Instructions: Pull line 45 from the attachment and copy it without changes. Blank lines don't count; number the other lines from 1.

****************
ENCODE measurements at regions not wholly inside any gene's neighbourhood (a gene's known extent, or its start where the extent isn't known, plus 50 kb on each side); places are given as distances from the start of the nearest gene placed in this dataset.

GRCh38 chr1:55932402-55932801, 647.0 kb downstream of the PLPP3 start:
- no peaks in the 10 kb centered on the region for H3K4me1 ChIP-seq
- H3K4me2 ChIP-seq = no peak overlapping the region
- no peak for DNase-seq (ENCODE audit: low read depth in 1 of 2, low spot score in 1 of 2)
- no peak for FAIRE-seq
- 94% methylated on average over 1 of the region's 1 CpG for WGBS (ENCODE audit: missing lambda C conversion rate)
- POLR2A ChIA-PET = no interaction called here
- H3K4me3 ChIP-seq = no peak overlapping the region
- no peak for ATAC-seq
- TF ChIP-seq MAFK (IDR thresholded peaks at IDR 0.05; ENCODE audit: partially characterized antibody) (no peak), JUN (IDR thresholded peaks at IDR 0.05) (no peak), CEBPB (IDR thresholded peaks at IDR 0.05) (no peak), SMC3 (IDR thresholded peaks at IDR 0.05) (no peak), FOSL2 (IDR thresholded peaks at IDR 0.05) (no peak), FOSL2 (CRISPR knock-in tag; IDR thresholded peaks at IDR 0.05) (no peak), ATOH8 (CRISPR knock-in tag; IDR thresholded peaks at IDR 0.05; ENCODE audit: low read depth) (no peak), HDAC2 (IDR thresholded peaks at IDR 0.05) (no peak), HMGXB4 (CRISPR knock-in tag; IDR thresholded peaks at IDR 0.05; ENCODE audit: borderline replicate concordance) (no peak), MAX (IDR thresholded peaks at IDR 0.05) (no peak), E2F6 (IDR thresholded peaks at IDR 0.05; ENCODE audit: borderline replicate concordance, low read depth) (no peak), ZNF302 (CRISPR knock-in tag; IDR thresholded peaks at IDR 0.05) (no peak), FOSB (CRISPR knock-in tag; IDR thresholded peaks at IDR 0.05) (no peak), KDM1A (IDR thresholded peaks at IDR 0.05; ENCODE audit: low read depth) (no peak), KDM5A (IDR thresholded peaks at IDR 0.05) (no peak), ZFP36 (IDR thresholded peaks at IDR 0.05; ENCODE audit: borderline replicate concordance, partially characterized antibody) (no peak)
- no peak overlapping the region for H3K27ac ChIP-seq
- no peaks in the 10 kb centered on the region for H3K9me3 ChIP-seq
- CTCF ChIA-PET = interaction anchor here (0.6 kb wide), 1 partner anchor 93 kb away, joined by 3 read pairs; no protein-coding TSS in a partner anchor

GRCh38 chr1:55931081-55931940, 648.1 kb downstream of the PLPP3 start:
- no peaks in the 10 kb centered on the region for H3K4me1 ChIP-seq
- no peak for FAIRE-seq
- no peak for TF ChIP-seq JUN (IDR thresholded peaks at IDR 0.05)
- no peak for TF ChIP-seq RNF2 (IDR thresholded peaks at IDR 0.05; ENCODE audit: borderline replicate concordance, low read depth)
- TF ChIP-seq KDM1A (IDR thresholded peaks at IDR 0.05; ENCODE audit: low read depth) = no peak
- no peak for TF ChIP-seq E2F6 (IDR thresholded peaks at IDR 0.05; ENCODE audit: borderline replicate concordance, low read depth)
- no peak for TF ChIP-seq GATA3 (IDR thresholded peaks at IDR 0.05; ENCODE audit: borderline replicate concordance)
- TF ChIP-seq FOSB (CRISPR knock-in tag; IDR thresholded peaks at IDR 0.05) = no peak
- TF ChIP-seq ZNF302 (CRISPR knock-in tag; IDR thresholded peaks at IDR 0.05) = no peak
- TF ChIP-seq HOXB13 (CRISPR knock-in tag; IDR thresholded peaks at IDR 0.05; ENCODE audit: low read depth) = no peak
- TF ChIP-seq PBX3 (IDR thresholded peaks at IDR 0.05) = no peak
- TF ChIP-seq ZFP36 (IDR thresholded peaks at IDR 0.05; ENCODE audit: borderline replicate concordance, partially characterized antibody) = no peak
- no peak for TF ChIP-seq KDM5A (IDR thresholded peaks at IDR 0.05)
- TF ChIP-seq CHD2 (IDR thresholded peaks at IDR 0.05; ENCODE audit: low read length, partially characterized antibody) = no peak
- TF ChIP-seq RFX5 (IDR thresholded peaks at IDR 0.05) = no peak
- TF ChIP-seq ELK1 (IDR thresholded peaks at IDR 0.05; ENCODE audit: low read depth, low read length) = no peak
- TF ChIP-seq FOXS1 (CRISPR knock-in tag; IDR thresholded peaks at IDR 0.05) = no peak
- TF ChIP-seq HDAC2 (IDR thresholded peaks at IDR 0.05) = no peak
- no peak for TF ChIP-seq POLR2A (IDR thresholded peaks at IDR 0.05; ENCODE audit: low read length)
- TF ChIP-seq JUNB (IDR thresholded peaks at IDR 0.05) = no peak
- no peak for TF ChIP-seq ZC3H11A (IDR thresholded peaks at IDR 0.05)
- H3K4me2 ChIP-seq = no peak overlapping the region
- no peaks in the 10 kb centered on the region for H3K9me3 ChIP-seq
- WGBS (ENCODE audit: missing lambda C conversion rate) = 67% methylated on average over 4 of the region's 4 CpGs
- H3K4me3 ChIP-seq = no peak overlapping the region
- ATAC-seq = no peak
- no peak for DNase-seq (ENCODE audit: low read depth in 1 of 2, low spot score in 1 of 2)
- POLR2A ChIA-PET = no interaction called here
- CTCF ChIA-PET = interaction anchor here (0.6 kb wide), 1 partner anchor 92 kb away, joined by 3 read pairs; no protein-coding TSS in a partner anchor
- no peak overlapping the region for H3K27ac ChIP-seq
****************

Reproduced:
- no peak overlapping the region for H3K27ac ChIP-seq